The 66-person workforce, predominantly consisting of Asian, Latino and East African individuals, will forfeit their 4:30 p.m. to 1 a.m. shift for that of a shift beginning at 5 a.m. on June 1, the story stated.
Custodian Danilo Penor said: "I have worked nights at the University of Washington for 31 years. During the day, I need to take care of my 85-year-old mother, who is sick. But now if I work days, who will take care of her?"
Many custodians, whose native tongue is not English and may have difficulty communicating with occupants, feel that switching to day shifts will affect the quality of cleanliness in the buildings because the presence of students and staff will hinder cleaning efforts, the story noted.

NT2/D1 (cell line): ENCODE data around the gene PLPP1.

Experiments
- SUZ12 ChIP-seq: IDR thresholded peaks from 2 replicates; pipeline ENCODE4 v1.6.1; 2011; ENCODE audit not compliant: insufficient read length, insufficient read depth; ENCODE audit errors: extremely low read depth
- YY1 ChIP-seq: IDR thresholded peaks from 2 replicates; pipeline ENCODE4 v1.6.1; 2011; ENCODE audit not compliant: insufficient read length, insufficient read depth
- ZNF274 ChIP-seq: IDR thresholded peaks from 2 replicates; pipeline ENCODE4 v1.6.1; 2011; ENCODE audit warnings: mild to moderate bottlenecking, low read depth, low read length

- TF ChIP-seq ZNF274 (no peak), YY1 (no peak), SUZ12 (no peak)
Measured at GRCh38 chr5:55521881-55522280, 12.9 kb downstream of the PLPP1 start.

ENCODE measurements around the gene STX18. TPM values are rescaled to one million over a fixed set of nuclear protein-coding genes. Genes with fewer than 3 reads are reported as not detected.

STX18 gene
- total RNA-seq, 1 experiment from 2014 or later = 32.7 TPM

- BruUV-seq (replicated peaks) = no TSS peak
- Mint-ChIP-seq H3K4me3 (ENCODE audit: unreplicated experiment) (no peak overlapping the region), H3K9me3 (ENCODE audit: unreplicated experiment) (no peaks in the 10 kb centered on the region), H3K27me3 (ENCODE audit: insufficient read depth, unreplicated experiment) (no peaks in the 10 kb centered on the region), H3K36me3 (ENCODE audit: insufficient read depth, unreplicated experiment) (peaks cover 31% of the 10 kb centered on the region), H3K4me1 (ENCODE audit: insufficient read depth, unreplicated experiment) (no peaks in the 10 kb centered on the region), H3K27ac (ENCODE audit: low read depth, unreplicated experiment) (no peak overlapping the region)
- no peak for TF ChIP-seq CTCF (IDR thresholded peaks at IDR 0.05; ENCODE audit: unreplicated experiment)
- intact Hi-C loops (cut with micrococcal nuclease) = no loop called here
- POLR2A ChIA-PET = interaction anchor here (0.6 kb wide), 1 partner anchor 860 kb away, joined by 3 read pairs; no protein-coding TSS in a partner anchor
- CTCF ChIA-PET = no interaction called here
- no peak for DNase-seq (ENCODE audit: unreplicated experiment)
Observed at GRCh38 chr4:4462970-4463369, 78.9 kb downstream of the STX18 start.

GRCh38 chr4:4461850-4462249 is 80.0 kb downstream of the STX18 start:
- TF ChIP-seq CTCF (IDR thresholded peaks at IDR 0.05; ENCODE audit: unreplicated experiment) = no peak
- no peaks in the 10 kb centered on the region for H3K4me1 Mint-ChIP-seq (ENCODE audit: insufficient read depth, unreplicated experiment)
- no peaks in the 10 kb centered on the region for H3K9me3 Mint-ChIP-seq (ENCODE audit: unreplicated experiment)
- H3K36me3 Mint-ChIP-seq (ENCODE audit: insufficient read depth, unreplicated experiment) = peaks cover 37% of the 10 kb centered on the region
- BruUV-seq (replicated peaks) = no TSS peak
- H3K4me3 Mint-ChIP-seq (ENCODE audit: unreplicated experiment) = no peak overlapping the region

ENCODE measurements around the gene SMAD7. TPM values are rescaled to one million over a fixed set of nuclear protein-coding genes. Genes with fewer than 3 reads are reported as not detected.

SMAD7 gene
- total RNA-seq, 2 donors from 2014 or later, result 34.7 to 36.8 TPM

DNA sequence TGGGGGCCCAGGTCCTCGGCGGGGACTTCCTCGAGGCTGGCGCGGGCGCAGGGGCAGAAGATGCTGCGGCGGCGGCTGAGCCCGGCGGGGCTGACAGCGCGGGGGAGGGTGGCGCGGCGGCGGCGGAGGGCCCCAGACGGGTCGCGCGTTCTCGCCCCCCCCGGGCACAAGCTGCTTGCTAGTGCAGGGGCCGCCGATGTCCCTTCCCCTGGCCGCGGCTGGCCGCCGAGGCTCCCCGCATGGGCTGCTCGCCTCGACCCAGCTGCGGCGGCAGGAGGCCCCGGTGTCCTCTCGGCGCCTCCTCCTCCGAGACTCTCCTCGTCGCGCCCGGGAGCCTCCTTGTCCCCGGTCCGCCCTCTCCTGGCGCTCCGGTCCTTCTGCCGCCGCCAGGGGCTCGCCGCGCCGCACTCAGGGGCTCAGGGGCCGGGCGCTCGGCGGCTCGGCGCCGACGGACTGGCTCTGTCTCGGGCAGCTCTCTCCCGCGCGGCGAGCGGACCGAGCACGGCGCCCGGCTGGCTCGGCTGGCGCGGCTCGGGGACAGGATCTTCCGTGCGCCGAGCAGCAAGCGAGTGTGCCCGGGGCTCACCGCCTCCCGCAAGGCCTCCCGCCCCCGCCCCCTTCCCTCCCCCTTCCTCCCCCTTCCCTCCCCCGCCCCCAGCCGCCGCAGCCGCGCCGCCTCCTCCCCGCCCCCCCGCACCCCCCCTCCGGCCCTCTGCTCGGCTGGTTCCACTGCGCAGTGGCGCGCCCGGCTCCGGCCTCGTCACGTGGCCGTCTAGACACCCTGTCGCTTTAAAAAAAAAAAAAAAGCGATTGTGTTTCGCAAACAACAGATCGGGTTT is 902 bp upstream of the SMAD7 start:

The university claims the change in shifts is necessary to cut costs associated with cleaning and to save jobs, the story added.
According to the story, the custodians working overnight provide increased security in light of the spike in violence and robberies experienced near the University of Washington campus in recent months.